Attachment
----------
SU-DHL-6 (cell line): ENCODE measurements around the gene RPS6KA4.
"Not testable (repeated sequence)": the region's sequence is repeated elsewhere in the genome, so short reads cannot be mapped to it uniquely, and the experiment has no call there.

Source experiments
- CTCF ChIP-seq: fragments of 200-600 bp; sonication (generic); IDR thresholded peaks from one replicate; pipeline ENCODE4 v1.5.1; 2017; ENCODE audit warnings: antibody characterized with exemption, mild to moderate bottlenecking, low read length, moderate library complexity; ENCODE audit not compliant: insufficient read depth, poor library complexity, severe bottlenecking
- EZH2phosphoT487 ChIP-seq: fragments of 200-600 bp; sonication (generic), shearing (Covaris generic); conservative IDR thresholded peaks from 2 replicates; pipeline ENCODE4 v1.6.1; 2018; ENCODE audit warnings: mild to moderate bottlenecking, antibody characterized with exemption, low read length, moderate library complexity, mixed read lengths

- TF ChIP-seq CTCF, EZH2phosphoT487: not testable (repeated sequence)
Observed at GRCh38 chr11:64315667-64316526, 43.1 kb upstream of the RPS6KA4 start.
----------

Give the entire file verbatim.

SU-DHL-6 (cell line): ENCODE measurements around the gene RPS6KA4.
"Not testable (repeated sequence)": the region's sequence is repeated elsewhere in the genome, so short reads cannot be mapped to it uniquely, and the experiment has no call there.

Source experiments
- CTCF ChIP-seq: fragments of 200-600 bp; sonication (generic); IDR thresholded peaks from one replicate; pipeline ENCODE4 v1.5.1; 2017; ENCODE audit warnings: antibody characterized with exemption, mild to moderate bottlenecking, low read length, moderate library complexity; ENCODE audit not compliant: insufficient read depth, poor library complexity, severe bottlenecking
- EZH2phosphoT487 ChIP-seq: fragments of 200-600 bp; sonication (generic), shearing (Covaris generic); conservative IDR thresholded peaks from 2 replicates; pipeline ENCODE4 v1.6.1; 2018; ENCODE audit warnings: mild to moderate bottlenecking, antibody characterized with exemption, low read length, moderate library complexity, mixed read lengths

- TF ChIP-seq CTCF, EZH2phosphoT487: not testable (repeated sequence)
Observed at GRCh38 chr11:64315667-64316526, 43.1 kb upstream of the RPS6KA4 start.